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Clin Genet. 2016 Jan;89(1):34-43. doi: 10.1111/cge.12594. Epub 2015 Apr 29.

Diagnostic algorithms in Charcot-Marie-Tooth neuropathies: experiences from a German genetic laboratory on the basis of 1206 index patients.

Author information

1
Institute of Human Genetics, RWTH Aachen University Hospital, Aachen, Germany.
2
Friedrich-Baur-Institute, LMU Munich, Munich, Germany.
3
Institute of Medical Genetics and Human Genetics, Charité-University Berlin, Berlin, Germany.
4
Abteilung Neuropädiatrie, Medizinische Fakultät Carl Gustav Carus, Technische Universität Dresden, Dresden, Germany.
5
Department of Neuropediatrics, University Hospital Freiburg, Freiburg, Germany.
6
Medical Faculty, Institute of Human Genetics and Anthropology, Heinrich-Heine University, Düsseldorf, Germany.
7
Dr. v. Hauner Childrens Hospital, University of Munich, Munich, Germany.
8
Department of Neuropediatrics, Developmental Neurology and Social Pediatrics, University Essen, Essen, Germany.
9
SPZ Pediatric Neurology, Charité University Berlin, Berlin, Germany.
10
Institute of Human Genetics, University Essen, Essen, Germany.
11
Center for Children and Adolescent Medicine, University Clinic Heidelberg, Heidelberg, Germany.

Abstract

We present clinical features and genetic results of 1206 index patients and 124 affected relatives who were referred for genetic testing of Charcot-Marie-Tooth (CMT) neuropathy at the laboratory in Aachen between 2001 and 2012. Genetic detection rates were 56% in demyelinating CMT (71% of autosomal dominant (AD) CMT1/CMTX), and 17% in axonal CMT (24% of AD CMT2/CMTX). Three genetic defects (PMP22 duplication/deletion, GJB1/Cx32 or MPZ/P0 mutation) were responsible for 89.3% of demyelinating CMT index patients in whom a genetic diagnosis was achieved, and the diagnostic yield of the three main genetic defects in axonal CMT (GJB1/Cx32, MFN2, MPZ/P0 mutations) was 84.2%. De novo mutations were detected in 1.3% of PMP22 duplication, 25% of MPZ/P0, and none in GJB1/Cx32. Motor nerve conduction velocity was uniformly <38 m/s in median or ulnar nerves in PMP22 duplication, >40 m/s in MFN2, and more variable in GJB1/Cx32, MPZ/P0 mutations. Patients with CMT2A showed a broad clinical severity regardless of the type or position of the MFN2 mutation. Out of 75 patients, 8 patients (11%) with PMP22 deletions were categorized as CMT1 or CMT2. Diagnostic algorithms are still useful for cost-efficient mutation detection and for the interpretation of large-scale genetic data made available by next generation sequencing strategies.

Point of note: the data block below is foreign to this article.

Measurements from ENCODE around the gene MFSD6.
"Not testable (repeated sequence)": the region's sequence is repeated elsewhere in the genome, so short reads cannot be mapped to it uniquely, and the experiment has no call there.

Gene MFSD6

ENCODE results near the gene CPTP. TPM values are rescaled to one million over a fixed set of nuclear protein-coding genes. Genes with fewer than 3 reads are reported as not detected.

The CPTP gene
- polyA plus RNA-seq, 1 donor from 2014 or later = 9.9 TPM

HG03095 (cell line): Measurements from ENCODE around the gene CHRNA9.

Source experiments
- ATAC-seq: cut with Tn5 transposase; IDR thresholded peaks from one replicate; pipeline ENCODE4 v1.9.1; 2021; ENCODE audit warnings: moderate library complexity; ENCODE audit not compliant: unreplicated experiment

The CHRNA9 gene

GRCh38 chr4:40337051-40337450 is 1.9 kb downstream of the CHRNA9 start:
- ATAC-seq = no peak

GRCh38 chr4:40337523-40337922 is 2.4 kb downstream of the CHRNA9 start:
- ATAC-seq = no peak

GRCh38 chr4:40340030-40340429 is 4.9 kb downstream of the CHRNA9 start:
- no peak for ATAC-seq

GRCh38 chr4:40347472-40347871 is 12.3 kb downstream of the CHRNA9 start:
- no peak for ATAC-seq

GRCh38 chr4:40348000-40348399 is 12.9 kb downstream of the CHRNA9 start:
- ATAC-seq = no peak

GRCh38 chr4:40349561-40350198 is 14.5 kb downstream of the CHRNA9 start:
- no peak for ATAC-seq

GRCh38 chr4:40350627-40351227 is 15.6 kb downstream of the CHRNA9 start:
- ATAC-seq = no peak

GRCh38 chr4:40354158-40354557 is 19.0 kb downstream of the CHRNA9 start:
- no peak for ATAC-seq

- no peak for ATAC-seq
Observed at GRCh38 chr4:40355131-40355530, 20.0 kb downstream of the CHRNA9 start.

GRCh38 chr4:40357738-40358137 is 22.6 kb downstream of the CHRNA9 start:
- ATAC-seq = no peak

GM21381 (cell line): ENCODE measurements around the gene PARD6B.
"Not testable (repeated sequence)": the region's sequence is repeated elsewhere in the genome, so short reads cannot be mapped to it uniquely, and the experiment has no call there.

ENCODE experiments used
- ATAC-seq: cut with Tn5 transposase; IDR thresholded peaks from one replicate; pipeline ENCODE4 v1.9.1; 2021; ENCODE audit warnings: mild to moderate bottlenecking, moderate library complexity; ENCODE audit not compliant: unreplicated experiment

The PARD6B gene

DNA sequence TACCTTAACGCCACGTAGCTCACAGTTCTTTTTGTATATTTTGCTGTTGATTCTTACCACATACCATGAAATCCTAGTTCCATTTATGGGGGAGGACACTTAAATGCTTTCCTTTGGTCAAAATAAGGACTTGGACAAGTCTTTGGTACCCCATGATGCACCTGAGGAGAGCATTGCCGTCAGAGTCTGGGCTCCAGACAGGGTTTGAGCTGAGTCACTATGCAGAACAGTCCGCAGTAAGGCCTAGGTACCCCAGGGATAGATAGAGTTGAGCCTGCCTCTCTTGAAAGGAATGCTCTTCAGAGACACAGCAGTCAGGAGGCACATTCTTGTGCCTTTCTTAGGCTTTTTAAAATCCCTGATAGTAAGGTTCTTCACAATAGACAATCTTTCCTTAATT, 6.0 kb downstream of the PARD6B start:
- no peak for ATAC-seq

KEYWORDS:

CMT disease; electrophysiological classification; genetic diagnosis; genotype-phenotype correlation

PMID:
25850958
DOI:
10.1111/cge.12594
[Indexed for MEDLINE]

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